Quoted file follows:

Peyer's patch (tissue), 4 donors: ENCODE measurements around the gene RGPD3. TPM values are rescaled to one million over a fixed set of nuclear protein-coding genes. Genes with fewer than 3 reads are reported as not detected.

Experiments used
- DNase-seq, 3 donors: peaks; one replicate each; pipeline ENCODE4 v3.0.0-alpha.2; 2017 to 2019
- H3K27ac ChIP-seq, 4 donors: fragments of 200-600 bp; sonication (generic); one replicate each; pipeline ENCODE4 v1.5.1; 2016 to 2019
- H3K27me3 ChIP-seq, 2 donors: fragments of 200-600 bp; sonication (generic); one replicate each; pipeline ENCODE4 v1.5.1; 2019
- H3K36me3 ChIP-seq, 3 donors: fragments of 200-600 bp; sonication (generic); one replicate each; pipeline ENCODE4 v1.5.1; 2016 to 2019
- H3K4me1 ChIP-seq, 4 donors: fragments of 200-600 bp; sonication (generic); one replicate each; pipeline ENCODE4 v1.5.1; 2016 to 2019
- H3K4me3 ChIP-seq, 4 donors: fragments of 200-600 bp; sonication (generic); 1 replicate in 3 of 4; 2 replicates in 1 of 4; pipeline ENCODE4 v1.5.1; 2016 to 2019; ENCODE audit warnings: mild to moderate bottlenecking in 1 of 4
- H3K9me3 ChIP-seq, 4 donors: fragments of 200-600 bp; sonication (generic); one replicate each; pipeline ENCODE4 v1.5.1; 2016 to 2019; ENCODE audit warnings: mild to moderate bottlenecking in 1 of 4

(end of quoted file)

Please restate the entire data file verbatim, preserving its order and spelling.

Peyer's patch (tissue), 4 donors: ENCODE measurements around the gene RGPD3. TPM values are rescaled to one million over a fixed set of nuclear protein-coding genes. Genes with fewer than 3 reads are reported as not detected.

Experiments used
- DNase-seq, 3 donors: peaks; one replicate each; pipeline ENCODE4 v3.0.0-alpha.2; 2017 to 2019
- H3K27ac ChIP-seq, 4 donors: fragments of 200-600 bp; sonication (generic); one replicate each; pipeline ENCODE4 v1.5.1; 2016 to 2019
- H3K27me3 ChIP-seq, 2 donors: fragments of 200-600 bp; sonication (generic); one replicate each; pipeline ENCODE4 v1.5.1; 2019
- H3K36me3 ChIP-seq, 3 donors: fragments of 200-600 bp; sonication (generic); one replicate each; pipeline ENCODE4 v1.5.1; 2016 to 2019
- H3K4me1 ChIP-seq, 4 donors: fragments of 200-600 bp; sonication (generic); one replicate each; pipeline ENCODE4 v1.5.1; 2016 to 2019
- H3K4me3 ChIP-seq, 4 donors: fragments of 200-600 bp; sonication (generic); 1 replicate in 3 of 4; 2 replicates in 1 of 4; pipeline ENCODE4 v1.5.1; 2016 to 2019; ENCODE audit warnings: mild to moderate bottlenecking in 1 of 4
- H3K9me3 ChIP-seq, 4 donors: fragments of 200-600 bp; sonication (generic); one replicate each; pipeline ENCODE4 v1.5.1; 2016 to 2019; ENCODE audit warnings: mild to moderate bottlenecking in 1 of 4